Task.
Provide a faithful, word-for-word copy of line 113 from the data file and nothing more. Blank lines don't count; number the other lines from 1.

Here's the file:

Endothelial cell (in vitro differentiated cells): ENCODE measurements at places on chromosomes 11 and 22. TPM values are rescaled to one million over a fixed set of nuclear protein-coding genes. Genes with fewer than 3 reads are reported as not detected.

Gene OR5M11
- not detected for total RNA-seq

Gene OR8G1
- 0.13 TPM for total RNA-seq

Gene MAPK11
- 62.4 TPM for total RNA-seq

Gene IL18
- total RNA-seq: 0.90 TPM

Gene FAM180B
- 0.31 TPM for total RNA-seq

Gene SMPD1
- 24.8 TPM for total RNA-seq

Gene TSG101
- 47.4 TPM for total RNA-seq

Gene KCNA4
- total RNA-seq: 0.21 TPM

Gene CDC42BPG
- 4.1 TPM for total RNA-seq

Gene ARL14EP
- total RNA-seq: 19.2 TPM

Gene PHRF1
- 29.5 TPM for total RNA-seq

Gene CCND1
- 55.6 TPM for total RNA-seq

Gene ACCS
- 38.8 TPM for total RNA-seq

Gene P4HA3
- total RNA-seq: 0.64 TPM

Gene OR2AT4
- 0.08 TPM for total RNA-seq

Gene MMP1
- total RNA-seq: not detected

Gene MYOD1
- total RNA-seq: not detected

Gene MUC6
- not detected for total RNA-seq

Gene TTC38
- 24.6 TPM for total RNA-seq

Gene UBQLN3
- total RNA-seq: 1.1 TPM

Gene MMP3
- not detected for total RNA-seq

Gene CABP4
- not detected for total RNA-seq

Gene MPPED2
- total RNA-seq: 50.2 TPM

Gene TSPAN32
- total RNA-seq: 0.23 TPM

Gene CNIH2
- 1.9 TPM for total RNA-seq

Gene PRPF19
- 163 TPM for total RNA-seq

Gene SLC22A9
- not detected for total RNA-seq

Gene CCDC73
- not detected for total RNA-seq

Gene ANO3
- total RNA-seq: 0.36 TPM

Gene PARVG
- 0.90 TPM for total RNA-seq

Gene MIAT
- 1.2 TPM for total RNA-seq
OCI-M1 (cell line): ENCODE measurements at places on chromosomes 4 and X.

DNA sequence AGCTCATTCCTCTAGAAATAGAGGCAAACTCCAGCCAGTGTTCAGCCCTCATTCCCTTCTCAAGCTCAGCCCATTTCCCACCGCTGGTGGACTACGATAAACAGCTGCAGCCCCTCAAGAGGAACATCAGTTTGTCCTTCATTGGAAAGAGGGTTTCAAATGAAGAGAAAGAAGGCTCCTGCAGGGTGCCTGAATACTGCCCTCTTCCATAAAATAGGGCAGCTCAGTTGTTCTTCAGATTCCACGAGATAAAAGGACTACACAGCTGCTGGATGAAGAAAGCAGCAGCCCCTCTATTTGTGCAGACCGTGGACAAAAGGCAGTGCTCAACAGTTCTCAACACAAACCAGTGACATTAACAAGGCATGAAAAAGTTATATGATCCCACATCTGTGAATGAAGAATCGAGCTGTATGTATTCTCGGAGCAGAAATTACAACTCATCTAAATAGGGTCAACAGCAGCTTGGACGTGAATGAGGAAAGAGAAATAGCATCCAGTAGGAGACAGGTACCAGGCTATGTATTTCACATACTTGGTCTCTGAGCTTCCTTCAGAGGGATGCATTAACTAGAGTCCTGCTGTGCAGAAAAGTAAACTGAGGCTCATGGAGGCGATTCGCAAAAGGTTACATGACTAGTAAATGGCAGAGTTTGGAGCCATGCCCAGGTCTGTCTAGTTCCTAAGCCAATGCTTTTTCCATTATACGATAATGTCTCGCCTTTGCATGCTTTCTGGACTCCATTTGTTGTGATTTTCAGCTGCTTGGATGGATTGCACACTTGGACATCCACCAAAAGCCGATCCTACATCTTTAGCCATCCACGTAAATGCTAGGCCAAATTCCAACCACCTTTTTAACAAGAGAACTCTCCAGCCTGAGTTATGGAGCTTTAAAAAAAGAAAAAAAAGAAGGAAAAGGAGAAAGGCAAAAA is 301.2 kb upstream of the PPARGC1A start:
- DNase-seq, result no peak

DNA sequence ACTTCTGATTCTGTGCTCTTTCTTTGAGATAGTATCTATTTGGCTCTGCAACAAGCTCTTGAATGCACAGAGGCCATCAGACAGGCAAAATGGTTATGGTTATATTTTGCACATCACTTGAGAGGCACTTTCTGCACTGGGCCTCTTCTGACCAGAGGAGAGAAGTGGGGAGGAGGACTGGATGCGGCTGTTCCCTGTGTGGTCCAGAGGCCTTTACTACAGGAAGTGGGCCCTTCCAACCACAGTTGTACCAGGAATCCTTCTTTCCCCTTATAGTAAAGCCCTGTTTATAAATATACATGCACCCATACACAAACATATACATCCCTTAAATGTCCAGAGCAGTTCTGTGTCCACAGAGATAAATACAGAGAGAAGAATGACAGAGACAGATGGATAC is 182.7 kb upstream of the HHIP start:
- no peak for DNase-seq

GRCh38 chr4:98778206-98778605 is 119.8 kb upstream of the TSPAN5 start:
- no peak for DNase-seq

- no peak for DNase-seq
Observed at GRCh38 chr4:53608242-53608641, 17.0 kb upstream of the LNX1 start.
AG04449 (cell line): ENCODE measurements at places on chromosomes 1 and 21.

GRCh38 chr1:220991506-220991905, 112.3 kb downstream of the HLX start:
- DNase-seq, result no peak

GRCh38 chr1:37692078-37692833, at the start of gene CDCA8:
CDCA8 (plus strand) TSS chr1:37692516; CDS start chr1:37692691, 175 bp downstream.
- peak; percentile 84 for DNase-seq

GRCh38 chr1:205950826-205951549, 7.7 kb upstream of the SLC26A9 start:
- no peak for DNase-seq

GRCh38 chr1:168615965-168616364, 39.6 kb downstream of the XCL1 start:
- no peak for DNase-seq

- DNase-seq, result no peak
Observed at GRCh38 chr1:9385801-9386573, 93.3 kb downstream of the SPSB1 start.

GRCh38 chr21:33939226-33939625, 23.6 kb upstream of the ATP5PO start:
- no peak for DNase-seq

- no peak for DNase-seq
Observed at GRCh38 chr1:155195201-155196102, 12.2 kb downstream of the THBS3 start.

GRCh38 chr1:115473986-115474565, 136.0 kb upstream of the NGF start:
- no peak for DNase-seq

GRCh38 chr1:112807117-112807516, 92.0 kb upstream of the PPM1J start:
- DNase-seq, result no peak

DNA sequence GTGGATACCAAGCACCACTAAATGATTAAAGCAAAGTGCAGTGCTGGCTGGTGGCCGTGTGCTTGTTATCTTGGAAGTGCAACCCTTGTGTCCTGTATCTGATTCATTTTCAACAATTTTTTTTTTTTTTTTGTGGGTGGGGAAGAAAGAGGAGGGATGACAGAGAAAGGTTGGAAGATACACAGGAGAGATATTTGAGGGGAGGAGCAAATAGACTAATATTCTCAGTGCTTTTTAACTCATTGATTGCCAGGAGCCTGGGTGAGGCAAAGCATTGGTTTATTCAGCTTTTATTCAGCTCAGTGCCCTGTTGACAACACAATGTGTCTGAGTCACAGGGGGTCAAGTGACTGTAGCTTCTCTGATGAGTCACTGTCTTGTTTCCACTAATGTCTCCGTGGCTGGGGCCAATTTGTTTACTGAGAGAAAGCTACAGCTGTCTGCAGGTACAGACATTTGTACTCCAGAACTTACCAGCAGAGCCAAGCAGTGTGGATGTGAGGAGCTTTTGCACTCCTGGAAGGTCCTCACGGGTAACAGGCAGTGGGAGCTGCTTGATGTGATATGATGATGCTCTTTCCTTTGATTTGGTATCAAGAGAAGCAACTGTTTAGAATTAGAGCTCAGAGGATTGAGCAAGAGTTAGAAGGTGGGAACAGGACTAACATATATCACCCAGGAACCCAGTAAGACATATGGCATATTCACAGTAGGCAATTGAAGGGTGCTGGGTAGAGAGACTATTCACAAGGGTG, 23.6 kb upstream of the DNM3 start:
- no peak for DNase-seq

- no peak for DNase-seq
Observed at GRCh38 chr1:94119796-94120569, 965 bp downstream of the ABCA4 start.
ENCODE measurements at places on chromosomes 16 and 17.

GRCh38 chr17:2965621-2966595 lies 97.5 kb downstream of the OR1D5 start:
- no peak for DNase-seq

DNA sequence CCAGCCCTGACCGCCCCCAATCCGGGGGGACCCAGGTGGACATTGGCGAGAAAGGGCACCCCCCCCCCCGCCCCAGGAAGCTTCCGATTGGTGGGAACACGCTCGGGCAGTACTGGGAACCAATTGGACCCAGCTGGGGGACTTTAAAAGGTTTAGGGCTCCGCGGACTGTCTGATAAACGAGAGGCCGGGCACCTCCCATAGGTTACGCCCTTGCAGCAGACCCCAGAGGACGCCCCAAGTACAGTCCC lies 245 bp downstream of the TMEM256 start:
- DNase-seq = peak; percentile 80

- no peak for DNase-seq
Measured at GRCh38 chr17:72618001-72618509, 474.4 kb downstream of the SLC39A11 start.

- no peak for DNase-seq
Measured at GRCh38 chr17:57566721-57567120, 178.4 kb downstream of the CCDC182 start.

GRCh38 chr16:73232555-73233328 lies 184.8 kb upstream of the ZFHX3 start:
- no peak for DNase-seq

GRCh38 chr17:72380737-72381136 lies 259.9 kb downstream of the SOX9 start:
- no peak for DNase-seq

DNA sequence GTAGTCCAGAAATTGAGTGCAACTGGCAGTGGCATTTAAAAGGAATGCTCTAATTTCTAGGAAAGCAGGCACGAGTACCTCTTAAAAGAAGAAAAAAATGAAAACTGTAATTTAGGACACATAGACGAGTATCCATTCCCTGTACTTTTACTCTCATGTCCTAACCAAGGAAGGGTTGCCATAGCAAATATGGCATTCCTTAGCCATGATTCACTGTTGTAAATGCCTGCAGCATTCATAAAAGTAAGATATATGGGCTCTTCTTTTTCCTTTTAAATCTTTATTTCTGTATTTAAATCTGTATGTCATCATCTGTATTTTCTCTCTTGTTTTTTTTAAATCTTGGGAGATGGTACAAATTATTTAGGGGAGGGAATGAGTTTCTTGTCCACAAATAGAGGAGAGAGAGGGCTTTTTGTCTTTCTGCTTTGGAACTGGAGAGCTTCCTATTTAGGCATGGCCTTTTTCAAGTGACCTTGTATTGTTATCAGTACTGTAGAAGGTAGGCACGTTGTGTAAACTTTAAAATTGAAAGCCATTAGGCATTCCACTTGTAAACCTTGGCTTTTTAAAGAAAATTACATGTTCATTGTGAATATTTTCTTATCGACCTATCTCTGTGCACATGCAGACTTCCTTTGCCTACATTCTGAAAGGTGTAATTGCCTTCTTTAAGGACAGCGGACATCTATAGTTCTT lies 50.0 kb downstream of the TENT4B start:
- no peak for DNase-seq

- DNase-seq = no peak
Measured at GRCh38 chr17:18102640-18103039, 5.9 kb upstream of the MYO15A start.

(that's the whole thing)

Measured at GRCh38 chr17:18102640-18103039, 5.9 kb upstream of the MYO15A start.